Pictorial War Carpets

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Traditional Designs Showing Martial Motifs in Historical Context
Afghan Rugs featuring Landscape and Figurative Designs
Washed Double Landscape with Towers War Rug Afghan Rug
Washed Double Landscape with Towers War Rug
Important early landscape rug from a good collection, but a dealer who shall remain nameless, 'tea washed' it.

This rug features a landscape with two large gridded minarets, possibly the Minaret of Jam. Smaller buildings sit throughout the rug with tall towers while a road snakes down the center. At the top and bottom of the rug sit faded subtle areas with mountains packed with helicopters and planes.
Although this rug has been washed, the bright orange and red are still vibrant and the overall color scheme of the rug is really nice.
There is a small section of repair in the bottom left side of the fringe which isn't very well done craftsmanship wise.
ID: 2064

$3000

38 x 71 inches
96 x 180 cm
Masood Prayer Rug Afghan Rug
Masood Prayer Rug
New condition. This is an example of what Kevin Sudeith has duped, 'the feedback loop' where public discussions of war rugs sparks new iterations of these designs. Discussion on Nigel Lendon's blog.
ID: 1643

$750

36 x 51 inches
92 x 130 cm
Spare Afghan Map Rug with Herati Border (Exhibition History) Afghan Rug
Spare Afghan Map Rug with Herati Border (Exhibition History)
The red field in this rug is uncommonly spare. This rug has one very rare feature. Two blue beads are sewn into the selvedges: on the left hand selvedge, about half way between top and bottom, and on the right selvedge about one foot from top. The border is very traditional and a type not often found on Afghan province map rugs. There are no war motifs in this rug.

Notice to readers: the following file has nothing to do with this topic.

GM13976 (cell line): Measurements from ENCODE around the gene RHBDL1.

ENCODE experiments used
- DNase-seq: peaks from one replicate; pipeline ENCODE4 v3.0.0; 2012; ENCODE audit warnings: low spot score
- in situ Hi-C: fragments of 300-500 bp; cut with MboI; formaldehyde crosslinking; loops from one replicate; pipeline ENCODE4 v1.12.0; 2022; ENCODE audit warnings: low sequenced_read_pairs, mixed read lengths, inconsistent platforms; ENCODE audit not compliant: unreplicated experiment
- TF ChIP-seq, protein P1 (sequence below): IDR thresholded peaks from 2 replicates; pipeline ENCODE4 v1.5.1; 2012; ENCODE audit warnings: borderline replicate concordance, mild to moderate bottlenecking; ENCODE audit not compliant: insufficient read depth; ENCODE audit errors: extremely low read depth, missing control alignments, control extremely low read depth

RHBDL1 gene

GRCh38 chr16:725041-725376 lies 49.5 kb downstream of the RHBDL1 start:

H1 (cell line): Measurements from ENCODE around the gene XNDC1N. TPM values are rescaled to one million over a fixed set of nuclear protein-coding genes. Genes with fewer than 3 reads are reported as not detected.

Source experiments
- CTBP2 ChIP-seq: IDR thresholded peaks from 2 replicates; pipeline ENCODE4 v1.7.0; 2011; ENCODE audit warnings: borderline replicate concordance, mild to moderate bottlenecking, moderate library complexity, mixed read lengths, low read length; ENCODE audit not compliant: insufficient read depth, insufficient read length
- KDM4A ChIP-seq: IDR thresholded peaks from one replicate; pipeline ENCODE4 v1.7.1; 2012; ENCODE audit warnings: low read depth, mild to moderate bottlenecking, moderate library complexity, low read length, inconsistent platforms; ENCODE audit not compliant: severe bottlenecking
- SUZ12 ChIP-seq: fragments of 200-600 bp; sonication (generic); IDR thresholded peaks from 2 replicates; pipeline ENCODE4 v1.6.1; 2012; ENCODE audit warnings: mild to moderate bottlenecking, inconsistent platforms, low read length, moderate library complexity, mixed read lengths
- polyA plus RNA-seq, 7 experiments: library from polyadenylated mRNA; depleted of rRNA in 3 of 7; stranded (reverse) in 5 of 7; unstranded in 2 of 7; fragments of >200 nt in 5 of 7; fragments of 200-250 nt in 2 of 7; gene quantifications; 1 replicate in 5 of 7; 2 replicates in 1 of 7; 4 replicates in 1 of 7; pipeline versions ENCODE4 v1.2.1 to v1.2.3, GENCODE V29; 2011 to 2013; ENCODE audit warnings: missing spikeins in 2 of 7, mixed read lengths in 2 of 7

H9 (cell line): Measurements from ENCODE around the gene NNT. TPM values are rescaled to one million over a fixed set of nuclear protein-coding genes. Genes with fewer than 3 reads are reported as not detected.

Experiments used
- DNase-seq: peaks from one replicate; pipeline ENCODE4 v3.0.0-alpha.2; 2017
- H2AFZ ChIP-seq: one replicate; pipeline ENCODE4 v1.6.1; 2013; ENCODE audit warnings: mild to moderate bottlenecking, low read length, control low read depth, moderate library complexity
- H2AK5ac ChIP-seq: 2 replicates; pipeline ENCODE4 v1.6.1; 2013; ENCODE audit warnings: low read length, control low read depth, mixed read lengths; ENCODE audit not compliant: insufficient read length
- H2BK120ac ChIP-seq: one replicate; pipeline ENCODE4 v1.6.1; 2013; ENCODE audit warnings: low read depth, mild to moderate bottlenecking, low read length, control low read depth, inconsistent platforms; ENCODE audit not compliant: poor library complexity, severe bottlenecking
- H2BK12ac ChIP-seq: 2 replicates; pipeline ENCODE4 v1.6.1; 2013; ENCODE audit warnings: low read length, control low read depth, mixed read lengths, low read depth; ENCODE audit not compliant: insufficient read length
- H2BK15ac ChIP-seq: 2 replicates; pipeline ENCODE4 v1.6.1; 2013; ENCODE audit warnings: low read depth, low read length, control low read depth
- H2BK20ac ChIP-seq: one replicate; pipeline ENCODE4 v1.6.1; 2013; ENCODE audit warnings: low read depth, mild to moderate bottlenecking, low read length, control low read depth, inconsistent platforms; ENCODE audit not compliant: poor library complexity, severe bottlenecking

ID: 1492

$475

32 x 48 inches
81 x 122 cm
Clock Tower War Rug Afghan Rug
Clock Tower War Rug
This rug is very unusual. The wool is very good. The design is unique. It appears to be an adaptation of designs like This war rug #1465 or Plate 36 in Kevin Sudeith's first book about war rugs.. The large clock is unusual relative to similar designs. The white of the tower from which the clock hangs is understated. The foreground of this rug is abstracted, and there are war motifs like helicopters and rifles, scattered throughout the foreground.

The structure of this rug is reminiscent of rugs like war rug #26. It is possible that both of these rugs represent the work of the same weaver some 10 years apart.

The washing of this rug was not totally successful, for one can see some red discoloration in the lighter tans and whites, please see photos. Also note the light purple is an old fashioned analine dye, and significantly tip faded. Most synthetic dyes used in carpets today are no longer analine, but my understanding is that the particular purple in this rug is analyne. Condition notes aside, this is an interesting rug.